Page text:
Deported from France

I was deported from France.

It happened in 1994 so I can talk about it now.

It’s a flashback to the simplicity of travel and what seems now like total and utter disregard for security of international travelers . 1994 was pre-September 11. The EU was only months old, there were no international collaborations on database sharing because there was no computer power to drive.

I was accepted to work at the University of Surrey in the UK with three weeks notice, barely long enough to organise all of the work visas. I ended up with “a right to abode” in the UK – pretty much a citizen with no voting rights.

I got to Surrey and a few of the local lads worked out it was my birthday soon after and we go to Amsterdam. It only occurred to us as we were on the way to Waterloo to catch the bus that I didn’t have a Visa. That was problematic as the bus would go from Dover across to Calais and the French were pretty anal on visas. The lackadaisical customs official at Dover (he seemed more like a the ticket guy at the local carnival) said “no go.” I turned on the charm

“Okay mate, so England is now part of the EU”

“That’s right”

“so I’ve got the right to abode for the UK”

“yes but….”

“So if I can come to the UK I can come to Europe….”

“Customs official”  responded with “err, well, yeah you will get pulled up at the next customs stop and that’s not my problem.”

Amazingly this stunt worked going through Calais, we drove over the border into the Netherlands and all was good. Even more amazingly I have vague memories of those three days in Amsterdam. Consisting of the grasshopper , bulldog, Heineken tour, sex museum, the Doors youth hostel.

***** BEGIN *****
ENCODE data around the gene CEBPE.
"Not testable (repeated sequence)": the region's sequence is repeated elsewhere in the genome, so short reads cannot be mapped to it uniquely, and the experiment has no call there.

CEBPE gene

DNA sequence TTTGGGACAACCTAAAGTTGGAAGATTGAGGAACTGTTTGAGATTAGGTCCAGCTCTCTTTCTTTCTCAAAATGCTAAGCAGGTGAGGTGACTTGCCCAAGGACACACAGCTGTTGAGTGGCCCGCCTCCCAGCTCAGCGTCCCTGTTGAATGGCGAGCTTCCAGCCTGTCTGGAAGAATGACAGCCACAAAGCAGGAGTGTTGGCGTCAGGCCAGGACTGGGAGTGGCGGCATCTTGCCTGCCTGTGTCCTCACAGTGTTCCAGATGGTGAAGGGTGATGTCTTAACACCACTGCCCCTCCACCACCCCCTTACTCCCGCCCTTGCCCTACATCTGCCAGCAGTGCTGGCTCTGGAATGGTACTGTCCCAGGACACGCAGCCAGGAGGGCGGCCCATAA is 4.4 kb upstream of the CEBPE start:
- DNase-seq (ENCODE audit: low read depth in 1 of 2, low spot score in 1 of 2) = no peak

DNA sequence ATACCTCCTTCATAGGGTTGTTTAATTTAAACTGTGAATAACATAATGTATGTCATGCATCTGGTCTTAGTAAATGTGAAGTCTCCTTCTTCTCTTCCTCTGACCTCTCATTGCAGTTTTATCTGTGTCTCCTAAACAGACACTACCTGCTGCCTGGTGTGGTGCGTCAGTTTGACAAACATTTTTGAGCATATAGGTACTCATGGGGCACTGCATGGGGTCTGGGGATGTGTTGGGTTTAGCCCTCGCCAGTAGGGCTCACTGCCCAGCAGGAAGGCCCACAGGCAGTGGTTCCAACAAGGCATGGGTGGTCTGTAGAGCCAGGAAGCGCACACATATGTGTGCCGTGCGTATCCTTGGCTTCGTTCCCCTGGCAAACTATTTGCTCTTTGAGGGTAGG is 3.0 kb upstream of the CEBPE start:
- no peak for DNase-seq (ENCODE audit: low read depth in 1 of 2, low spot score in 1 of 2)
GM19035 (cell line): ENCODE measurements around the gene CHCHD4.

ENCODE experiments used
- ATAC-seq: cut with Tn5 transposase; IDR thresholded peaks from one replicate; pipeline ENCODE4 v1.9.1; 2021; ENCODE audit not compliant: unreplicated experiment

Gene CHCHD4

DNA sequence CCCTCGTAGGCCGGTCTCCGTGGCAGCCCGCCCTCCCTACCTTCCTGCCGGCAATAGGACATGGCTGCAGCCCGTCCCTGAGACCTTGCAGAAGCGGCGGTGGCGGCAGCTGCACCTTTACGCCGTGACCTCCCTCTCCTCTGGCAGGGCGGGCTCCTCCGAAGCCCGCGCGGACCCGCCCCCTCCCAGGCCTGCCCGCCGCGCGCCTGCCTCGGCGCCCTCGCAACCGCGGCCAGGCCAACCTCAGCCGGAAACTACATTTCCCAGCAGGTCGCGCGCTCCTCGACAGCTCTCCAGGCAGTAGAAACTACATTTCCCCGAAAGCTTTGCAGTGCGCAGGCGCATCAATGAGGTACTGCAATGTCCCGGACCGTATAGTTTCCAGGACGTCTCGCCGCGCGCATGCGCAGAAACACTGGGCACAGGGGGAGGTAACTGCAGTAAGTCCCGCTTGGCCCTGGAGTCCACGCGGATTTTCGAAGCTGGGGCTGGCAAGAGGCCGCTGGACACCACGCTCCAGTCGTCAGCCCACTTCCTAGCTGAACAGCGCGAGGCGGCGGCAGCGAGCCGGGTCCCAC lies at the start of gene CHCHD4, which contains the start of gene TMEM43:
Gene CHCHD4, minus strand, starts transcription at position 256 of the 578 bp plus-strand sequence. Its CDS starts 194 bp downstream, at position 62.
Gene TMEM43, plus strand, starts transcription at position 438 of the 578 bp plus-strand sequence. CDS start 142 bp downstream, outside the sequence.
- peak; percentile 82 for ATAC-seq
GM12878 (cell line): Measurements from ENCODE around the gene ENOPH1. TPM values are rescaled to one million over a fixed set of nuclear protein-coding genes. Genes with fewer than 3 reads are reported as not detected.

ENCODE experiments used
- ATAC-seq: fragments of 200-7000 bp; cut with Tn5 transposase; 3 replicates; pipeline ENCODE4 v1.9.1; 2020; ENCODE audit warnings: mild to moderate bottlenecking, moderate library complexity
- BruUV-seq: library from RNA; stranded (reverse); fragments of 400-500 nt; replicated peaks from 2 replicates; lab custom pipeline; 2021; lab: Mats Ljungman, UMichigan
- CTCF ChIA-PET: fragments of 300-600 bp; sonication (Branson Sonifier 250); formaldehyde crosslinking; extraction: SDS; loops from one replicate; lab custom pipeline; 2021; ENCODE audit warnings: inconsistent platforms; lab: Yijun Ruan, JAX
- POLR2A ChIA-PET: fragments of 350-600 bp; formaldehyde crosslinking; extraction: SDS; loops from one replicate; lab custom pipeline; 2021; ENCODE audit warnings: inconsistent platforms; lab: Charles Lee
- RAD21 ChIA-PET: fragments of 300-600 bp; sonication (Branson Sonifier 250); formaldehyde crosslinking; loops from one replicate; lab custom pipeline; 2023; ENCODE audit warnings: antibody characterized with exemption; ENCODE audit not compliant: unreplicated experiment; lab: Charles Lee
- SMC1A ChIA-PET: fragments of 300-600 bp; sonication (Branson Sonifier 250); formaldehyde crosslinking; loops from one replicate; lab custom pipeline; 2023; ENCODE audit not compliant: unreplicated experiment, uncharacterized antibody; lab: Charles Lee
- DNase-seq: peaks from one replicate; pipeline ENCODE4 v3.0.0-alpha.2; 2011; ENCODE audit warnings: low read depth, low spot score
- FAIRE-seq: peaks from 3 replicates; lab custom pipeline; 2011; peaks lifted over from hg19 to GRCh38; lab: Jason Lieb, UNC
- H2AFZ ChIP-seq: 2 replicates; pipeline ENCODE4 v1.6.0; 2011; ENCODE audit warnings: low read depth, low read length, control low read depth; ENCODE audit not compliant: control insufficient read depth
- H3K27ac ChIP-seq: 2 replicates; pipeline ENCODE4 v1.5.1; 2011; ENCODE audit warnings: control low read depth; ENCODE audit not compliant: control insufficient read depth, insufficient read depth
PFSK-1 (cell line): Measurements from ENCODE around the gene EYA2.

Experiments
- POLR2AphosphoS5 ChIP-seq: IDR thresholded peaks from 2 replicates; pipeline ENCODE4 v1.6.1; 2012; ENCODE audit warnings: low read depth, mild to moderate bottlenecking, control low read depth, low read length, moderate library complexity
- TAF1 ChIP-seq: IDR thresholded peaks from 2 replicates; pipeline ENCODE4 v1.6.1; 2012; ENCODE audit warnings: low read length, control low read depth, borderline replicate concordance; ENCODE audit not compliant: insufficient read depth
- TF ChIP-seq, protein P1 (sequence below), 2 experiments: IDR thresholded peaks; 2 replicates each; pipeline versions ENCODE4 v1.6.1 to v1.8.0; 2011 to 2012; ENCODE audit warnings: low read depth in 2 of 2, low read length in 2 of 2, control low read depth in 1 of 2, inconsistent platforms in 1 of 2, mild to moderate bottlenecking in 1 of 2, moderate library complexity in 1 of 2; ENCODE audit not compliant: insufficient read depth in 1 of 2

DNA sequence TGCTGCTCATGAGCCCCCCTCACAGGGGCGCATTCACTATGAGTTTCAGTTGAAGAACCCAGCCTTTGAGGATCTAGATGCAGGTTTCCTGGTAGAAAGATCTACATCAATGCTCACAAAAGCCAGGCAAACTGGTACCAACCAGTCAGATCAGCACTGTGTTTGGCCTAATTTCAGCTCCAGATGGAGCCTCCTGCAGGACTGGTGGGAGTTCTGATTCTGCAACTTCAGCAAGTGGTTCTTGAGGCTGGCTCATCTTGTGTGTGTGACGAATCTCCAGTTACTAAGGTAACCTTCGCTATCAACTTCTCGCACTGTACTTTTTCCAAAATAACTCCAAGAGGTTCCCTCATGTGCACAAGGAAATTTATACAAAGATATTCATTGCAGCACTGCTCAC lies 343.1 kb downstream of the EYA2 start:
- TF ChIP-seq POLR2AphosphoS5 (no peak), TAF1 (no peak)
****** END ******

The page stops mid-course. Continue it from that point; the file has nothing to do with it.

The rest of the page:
We got on the bus early evening on the day of my 20th birthday, getting to Calais at some horrific time of night. I was in rough shape. I assumed pretending to be asleep would help me avoid customs but the stocky, grumpy and smelly border official asked me for my passport, then if I spoke French, and then said nothing more as he manhandled me off the bus.

The temperature outside was -8° as I was introduced to somewhat skinnier, better shaved, “good cop” customs official. My shoulder was aching from the grasp. My friends on the bus yelled out out advice on how I could get home because they knew that the shit just hit the fan. I am dreading the phone call to my mum and the University board about my problems in Amsterdam but why I should be allowed to complete my degree….. So I thought I would try and my story

“So you see, I’ve got this resident to abode to live in the UK and….

“Your passport does not have the correct stamp, you have entered this country illegally Mr….”

Cue pause. Shows the passport to bad cop whose face erupts in a smile. I’m wearing a T-shirt and dying.

“…Mr Luckey. MR LUCKEY…. This is your name….”  They are pissing themselves, good cop has a tear in his eye. My hands are numb.

“ AND IT SAYS HERE TODAY IS YOUR BIRTHDAY!!!!  Mr Luckey on his birthday.”

Other passengers are leaning out of the bus with a mixture of curiosity as no one has ever made a French customs official smile. Actually they are laughing as they continue in French for the next five minutes selecting a stack of paperwork from the various drawers and folders.

“Mr Luckey…  You may never re-enter the country on this passport… … Sign here….. Sign here…. Sign here. We will deport you to England.”

“Okay, you are free to go.”

Three weeks later I got my EU passport. Went to Paris a few months later.

www.stuba.com

Stuba 600 x 400

Source = STUBA.com

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